The innovation in therapy axis is focused on the development of 5 main axis:

Microbeam Radiation Therapy for cancer

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For more than ten years, we are developing a novel form of radiotherapy, known as Microbeam Radiation Therapy (MRT), in which X-rays generated by a synchrotron light source are collimated into a set of quaisi-parallel microbeams (MBs) of a few tens of microns wide and separated by a few hundred microns. The microbeam irradiation geometry allows very high dose (hundreds of grays) deposition in the microbeam paths (peak dose) while tissue slices located in-between microbeams receive only 5-10% of the peak dose (valley dose). 

Synchrotron microbeams for microsurgery

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Brain diseases involving specific brain areas could benefit from the knowledge and expertise gained during the development of MRT for brain tumours. Among these pathologies, some forms of epilepsies clearly appear as first choice candidates.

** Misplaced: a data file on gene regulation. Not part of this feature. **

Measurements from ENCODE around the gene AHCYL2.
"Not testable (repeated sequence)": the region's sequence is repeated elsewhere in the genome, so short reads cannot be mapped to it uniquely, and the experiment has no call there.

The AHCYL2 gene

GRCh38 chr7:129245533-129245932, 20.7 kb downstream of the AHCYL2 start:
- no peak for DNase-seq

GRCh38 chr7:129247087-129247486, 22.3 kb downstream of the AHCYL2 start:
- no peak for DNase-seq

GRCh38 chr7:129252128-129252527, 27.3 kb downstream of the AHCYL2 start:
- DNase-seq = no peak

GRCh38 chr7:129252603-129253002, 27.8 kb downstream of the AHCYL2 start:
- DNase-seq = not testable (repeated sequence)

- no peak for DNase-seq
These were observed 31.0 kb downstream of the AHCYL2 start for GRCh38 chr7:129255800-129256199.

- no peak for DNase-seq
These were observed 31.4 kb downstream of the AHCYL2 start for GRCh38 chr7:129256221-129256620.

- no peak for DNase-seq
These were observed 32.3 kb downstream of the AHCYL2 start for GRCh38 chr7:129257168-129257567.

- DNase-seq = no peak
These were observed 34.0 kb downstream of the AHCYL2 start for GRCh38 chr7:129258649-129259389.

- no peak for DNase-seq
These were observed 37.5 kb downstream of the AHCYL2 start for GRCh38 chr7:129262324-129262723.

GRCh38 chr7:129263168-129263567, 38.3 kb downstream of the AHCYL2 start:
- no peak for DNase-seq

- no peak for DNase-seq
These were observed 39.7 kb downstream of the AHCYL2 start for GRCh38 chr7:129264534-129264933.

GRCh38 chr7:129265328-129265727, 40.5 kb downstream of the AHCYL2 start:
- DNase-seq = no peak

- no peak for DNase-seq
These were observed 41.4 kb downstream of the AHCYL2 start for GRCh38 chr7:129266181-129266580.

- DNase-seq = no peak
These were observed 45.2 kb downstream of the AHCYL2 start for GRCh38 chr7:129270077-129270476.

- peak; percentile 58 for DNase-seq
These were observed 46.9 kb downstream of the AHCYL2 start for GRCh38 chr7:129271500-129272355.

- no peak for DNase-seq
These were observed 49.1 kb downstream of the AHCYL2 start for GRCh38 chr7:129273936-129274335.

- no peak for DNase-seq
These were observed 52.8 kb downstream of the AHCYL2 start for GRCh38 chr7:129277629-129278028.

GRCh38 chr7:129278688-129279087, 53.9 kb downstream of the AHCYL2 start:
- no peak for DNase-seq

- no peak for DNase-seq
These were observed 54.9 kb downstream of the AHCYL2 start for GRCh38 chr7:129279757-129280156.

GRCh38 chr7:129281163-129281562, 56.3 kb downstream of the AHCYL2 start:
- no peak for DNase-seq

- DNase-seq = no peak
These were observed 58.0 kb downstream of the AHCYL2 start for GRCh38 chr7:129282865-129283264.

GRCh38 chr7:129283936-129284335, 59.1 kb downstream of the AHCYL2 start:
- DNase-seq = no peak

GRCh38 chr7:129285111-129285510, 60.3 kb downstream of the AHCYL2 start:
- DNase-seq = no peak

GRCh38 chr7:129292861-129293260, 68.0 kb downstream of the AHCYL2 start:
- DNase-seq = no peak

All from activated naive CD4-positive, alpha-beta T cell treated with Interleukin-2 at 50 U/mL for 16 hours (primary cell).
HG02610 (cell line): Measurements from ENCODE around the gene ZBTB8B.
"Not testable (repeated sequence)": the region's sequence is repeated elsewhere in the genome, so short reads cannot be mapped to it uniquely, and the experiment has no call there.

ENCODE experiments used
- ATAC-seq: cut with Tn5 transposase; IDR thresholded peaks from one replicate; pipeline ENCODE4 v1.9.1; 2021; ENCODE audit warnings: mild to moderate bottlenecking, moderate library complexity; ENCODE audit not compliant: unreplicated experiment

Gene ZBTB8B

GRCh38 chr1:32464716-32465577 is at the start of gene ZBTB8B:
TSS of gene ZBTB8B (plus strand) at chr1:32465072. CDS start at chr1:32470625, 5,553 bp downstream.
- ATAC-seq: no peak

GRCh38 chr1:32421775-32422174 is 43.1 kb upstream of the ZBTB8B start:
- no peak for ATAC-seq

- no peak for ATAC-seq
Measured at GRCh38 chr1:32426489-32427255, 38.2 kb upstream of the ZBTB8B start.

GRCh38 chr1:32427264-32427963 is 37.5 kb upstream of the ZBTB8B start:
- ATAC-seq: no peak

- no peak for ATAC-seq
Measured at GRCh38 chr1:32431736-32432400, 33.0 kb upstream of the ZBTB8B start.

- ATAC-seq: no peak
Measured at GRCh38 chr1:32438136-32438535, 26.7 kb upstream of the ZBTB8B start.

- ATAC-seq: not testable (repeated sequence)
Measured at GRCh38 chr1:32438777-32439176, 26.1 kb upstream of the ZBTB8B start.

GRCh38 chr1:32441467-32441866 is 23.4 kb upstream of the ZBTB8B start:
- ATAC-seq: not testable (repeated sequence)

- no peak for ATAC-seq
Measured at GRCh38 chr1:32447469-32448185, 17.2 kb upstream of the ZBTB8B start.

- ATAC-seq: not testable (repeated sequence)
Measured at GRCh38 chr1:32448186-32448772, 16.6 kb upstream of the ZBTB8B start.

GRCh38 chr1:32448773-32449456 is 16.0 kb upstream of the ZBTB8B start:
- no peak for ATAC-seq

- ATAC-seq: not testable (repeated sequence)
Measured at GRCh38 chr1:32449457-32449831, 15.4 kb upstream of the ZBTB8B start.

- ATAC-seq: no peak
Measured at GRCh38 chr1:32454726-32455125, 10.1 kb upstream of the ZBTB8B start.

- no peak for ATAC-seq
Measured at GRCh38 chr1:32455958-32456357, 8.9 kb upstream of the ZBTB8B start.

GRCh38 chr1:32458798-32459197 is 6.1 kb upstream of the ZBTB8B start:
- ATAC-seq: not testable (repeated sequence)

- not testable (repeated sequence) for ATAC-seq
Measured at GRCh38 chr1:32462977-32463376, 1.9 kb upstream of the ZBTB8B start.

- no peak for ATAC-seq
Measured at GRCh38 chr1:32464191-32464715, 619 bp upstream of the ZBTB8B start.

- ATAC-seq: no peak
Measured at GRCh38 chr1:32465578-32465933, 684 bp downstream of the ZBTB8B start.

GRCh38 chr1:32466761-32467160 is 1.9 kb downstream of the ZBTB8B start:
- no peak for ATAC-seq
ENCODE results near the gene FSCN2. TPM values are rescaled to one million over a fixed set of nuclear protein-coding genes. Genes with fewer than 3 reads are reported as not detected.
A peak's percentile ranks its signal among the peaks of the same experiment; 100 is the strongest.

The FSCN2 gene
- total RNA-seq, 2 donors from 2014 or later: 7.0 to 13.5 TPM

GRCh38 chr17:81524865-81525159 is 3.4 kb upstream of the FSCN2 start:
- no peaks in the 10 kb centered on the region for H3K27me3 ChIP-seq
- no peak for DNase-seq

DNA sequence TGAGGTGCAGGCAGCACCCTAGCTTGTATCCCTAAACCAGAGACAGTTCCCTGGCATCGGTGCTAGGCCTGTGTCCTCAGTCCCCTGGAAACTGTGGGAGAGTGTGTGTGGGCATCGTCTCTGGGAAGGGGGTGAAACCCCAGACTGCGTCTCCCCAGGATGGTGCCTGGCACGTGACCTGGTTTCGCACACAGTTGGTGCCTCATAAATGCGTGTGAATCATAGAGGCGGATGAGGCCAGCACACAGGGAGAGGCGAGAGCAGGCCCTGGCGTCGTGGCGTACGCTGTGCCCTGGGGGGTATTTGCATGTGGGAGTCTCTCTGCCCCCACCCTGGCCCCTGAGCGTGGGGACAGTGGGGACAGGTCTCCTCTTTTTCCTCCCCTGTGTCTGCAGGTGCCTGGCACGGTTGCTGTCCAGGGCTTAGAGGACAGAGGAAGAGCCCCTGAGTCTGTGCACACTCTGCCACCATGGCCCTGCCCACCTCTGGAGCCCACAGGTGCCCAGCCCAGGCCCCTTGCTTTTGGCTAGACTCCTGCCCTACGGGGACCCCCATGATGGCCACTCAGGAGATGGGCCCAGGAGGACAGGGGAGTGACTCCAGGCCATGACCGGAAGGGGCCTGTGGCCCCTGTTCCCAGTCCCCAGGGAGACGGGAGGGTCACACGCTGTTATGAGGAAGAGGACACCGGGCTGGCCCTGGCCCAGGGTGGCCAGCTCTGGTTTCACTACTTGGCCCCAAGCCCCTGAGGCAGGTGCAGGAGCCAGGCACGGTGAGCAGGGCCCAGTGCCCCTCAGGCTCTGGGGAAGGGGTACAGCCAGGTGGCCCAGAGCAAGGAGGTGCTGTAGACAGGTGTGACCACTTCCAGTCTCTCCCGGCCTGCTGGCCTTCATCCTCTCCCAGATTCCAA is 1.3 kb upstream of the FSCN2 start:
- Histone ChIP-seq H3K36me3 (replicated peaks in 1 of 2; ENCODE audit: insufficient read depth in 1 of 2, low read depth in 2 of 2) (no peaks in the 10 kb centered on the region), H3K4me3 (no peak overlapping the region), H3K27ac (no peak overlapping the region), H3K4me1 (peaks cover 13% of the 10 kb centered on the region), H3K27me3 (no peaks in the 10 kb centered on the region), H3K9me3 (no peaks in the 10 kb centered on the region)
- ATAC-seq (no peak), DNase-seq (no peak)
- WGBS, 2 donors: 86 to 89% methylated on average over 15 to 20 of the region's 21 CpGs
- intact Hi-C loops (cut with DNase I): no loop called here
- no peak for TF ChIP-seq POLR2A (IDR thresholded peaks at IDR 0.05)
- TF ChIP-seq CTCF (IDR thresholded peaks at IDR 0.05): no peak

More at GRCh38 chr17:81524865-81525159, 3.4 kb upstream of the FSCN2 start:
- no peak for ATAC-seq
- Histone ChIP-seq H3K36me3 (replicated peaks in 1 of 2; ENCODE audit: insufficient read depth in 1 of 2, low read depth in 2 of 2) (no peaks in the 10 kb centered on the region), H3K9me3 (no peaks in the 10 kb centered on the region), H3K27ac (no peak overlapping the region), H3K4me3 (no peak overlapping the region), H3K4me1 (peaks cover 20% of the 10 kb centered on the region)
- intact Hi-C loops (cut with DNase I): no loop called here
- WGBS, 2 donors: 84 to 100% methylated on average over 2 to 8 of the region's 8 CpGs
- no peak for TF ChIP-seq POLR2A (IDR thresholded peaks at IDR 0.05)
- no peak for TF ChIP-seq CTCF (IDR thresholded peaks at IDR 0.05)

Theranostic Nanoparticles for Radiotherapy and Imaging

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The advantage of using theranostic nanoparticles is the ability to specifically target cancer cells, with the goal of both diagnostic revelation and enhancement of radiation dose deposition through X-ray or laser photo-activation. Here the energy-tunability and brilliance of synchrotron radiation has been instrumental in characterizing the biodistribution and uptake enhancement techniques within solid tumours.

Radiotherapeutic applications of nanoscintillators

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Radiotherapeutic effects of nanoscintillators induced upon X-ray irradiation

Although scintillating materials were initially developed to detect ionizing radiations, nanoscintillators are gaining increasing interest for biomedical applications. Among those, nanomaterials can potentiate radiation therapy through several mechanisms including radiation dose-enhancement, X-ray induced photodynamic therapy and UV-C induced DNA damage. This program aims in investigating each of this contribution to elucidate the therapeutic mechanisms induced by nanoscintillators.

X-ray dose at the cell level in the presence of Copper ions

The understanding of energy deposition at the cellular level when X-rays interact with the cell in the presence of exogenous atoms of medium or high atomic numbers remains incomplete, particularly when relating the physical X-ray dose deposited to the biological effects as a function of X-ray photon energy.